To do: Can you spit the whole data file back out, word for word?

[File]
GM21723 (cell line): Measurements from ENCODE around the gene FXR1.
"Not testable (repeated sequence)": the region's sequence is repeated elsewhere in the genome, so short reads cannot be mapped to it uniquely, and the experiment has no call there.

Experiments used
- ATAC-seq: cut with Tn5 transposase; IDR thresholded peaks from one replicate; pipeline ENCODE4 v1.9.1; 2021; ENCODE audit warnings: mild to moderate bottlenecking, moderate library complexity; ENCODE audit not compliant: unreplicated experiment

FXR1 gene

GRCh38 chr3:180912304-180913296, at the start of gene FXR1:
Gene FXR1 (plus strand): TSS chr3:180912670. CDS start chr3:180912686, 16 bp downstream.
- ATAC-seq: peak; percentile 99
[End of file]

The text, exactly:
GM21723 (cell line): Measurements from ENCODE around the gene FXR1.
"Not testable (repeated sequence)": the region's sequence is repeated elsewhere in the genome, so short reads cannot be mapped to it uniquely, and the experiment has no call there.

Experiments used
- ATAC-seq: cut with Tn5 transposase; IDR thresholded peaks from one replicate; pipeline ENCODE4 v1.9.1; 2021; ENCODE audit warnings: mild to moderate bottlenecking, moderate library complexity; ENCODE audit not compliant: unreplicated experiment

FXR1 gene

GRCh38 chr3:180912304-180913296, at the start of gene FXR1:
Gene FXR1 (plus strand): TSS chr3:180912670. CDS start chr3:180912686, 16 bp downstream.
- ATAC-seq: peak; percentile 99